Events mark centenary of the Battle of the Somme
Ceremonies have taken place to mark the centenary of the start of the bloodiest battle in British history.
First Minister Nicola Sturgeon was at a service in France to remember the lives lost in the Battle of the Somme.
Prime Minister David Cameron, the Duke and Duchess of Cambridge and Prince Harry were also at the ceremony at The Thiepval Memorial to the Missing.
Earlier a two minute silence marked the exact moment the first wave of men went over the top in the battle.
It brought to an end an overnight vigil by members of the armed forces at the National War Memorial in Edinburgh.
More than a million men were wounded or killed in the 141-day battle, the most devastating encounter of World War One.
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A ceremony has been held at the Lochnagar crater which was created by an explosion at the start of the battle in La Boiselle, France.
And wreathes have been laid at a memorial to the 15th and 16th battalions of the Royal Scots in the French village of Contalmaison.
In Glasgow two paving stones have been unveiled honouring local soldiers who received the Victoria Cross for bravery at the Somme.
Meanwhile, men dressed as World War One soldiers were spotted in Glasgow and Shetland handing out cards detailing casualties of the Battle of the Somme.
The hashtag #wearehere, which features on the cards, trended on Twitter as pictures of the tribute are shared.
It was later revealed to be a Somme commemoration project by National Theatre head Rufus Norris and artist Jeremy Deller.
Commemorations began at Scotland's National War Memorial on Thursday evening when hundreds of people joined military personnel, veterans and descendents at an overnight vigil.
Prayers were said before candles were taken inside the war memorial and placed on a casket containing the original Roll of Honour for the fallen of the Great War.
The candles were guarded overnight by service personnel and veterans' groups, who stood by the casket with their heads bowed.
A two-minute silence, which began with the firing of the One O'Clock Gun, ended at 07:30 when Lt Col Alan Hamilton sounded a whistle used by his great uncle, Robert Hamilton, in the trenches of the Somme.
"It was quite emotional, the hairs on the back of my neck went up," he said afterwards.
Ms Sturgeon, Mr Cameron, and senior members of the Royal Family were among around 10,000 people marking the anniversary at the Thiepval Memorial to the Missing in France.
About 70,000 British and Commonwealth soldiers with no known grave are commemorated at the site.
Speaking ahead of the service, Ms Sturgeon said: "Fifty-one Scottish battalions were involved, and the losses suffered by those units - and those from the other countries involved - were on an almost unimaginable scale.
"Barely a single community in Scotland was left untouched by the battle.
"Across Scotland communities are now remembering those who gave their lives, and a whole century on from the devastation and suffering of the Battle of the Somme, we should all reflect on the horrors of the Great War and give thanks that our continent now lives in peace."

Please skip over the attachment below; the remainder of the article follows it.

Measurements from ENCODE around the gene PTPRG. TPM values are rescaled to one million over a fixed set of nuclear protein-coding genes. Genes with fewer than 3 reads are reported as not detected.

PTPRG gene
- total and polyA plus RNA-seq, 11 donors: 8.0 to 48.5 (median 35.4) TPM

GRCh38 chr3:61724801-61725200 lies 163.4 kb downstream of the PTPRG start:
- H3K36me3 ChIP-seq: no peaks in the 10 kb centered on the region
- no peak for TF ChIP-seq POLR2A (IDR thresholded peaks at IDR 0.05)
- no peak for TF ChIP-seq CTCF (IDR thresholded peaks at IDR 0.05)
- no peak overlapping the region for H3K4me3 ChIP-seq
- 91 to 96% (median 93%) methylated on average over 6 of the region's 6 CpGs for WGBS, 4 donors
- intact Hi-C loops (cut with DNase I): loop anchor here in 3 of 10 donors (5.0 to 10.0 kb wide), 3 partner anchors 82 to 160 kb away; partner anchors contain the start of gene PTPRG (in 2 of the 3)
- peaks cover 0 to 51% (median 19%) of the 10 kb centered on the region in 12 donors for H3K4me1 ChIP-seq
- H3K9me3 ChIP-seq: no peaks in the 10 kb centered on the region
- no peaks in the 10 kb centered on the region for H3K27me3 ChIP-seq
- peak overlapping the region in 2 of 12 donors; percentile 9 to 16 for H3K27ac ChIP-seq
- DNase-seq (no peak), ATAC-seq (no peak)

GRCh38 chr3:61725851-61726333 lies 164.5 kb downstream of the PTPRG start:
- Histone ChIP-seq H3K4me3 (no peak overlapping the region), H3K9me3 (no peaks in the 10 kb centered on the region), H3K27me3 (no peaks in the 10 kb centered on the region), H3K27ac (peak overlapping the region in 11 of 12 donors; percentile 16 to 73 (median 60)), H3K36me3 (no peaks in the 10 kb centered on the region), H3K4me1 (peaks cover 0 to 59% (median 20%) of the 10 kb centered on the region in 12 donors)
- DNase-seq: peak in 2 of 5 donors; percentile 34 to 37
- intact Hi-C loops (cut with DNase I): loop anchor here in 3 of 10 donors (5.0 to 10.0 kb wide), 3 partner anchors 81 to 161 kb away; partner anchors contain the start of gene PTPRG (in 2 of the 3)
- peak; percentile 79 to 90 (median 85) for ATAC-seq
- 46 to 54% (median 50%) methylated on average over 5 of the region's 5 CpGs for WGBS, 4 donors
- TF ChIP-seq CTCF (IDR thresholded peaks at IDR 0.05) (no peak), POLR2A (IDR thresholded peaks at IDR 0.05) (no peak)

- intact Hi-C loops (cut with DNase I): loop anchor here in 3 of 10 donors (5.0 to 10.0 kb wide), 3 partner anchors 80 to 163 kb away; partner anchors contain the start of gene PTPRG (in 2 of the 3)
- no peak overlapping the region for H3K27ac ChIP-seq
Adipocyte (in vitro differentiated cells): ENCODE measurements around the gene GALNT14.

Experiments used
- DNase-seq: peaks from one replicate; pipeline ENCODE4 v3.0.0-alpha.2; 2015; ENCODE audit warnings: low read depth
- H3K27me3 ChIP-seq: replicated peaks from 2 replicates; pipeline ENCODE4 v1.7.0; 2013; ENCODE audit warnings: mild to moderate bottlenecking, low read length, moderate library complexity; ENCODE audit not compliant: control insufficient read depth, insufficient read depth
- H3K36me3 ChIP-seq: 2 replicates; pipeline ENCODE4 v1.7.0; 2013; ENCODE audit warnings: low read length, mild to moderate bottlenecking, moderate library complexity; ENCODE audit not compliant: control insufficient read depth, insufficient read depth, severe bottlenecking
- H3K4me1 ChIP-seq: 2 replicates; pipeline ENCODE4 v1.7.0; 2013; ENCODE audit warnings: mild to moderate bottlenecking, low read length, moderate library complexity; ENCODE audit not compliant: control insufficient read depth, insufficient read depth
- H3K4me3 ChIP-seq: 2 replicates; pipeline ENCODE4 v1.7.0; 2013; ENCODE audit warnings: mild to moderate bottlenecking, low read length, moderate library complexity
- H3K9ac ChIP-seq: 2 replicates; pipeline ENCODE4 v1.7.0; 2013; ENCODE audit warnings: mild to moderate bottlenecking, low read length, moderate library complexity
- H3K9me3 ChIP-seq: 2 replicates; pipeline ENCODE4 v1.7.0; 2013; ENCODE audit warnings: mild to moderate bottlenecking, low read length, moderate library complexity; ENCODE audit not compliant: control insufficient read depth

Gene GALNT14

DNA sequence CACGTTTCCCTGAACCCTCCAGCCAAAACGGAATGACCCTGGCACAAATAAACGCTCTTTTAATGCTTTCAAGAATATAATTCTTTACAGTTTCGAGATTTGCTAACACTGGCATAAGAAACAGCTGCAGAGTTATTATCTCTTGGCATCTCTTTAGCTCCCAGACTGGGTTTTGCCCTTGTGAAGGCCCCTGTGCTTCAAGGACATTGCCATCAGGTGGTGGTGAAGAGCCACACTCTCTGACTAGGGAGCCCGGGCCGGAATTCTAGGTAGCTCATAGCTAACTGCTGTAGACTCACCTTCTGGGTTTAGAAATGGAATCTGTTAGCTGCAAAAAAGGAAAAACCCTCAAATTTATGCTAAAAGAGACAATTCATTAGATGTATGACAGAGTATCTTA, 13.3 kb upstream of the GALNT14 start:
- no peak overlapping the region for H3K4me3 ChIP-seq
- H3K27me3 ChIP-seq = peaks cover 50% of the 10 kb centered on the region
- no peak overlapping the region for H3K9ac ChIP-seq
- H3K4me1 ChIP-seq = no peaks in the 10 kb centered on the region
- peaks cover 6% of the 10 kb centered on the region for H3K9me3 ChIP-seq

BBC Scotland reporter Cameron Buttle at Contalmaison
Hundreds of people gathered around the memorial cairn in front of the church here in the French village of Contalmaison.
It was on the front line of the battle of the Somme and on this day 100 years ago, men from the Royal Scots climbed out of their trenches to attack the Germans lines in the surrounding fields.
Within one hour, of the 800 men attacking, 670 of them were dead or injured.
A colour party from the Royal Regiment of Scotland stood guard as tributes were paid, a two minutes silence observed and the last post sounded.
The veterans minister Keith Brown was also here to represent the Scottish government.
He said it was almost impossible to take in the losses but it was essential for the country to remember the sacrifice.
Sgt James Turnbull and Drummer Walter Ritchie have been remembered outside the People's Palace on Glasgow Green.
In ceremonies led by the Lord Provost of Glasgow, and attended by the men's relatives, commemorative paving stones have been unveiled.
Both men were awarded a Victoria Cross for acts of bravery on the first day of the Battle of the Somme.
Sgt Turnbull, who was hit by a sniper's bullet, died shortly afterwards, but Drummer Ritchie survived the war and later picked up his VC at Buckingham Palace.
The Lord Provost, Sadie Docherty, said the men showed "extraordinary courage" on the bloodiest day in the history of the British Army.
"One hundred years ago the heroism of both men was very well documented by the media in our city and beyond," she added.
"Today, we hope that by unveiling these commemorative paving stones we will ensure their story isn't forgotten for this generation and generations to come.
"I am particularly pleased that their families are able to take part in these ceremonies - and to be able to express to them the city's gratitude, and my own."
The Battle of the Somme
- Began on 1 July 1916 and was fought along a 15-mile front near the River Somme in northern France
- 19,240 British soldiers died on the first day - the bloodiest day in the history of the British army
- The British captured just three square miles of territory on the first day
- At the end of the battle, five months later, the British had advanced just seven miles and failed to break the German defence
- In total, there were over a million dead and wounded on all sides, including 420,000 British, about 200,000 from France and an estimated 465,000 from Germany
Find out more:
- How the Battle of the Somme unfolded
- Why was the first day such a disaster?
- Timeline: World War One 1914-18
- Has history misjudged the generals of WW1?
- How did so many soldiers survive the trenches?
- WW1 centenary - full coverage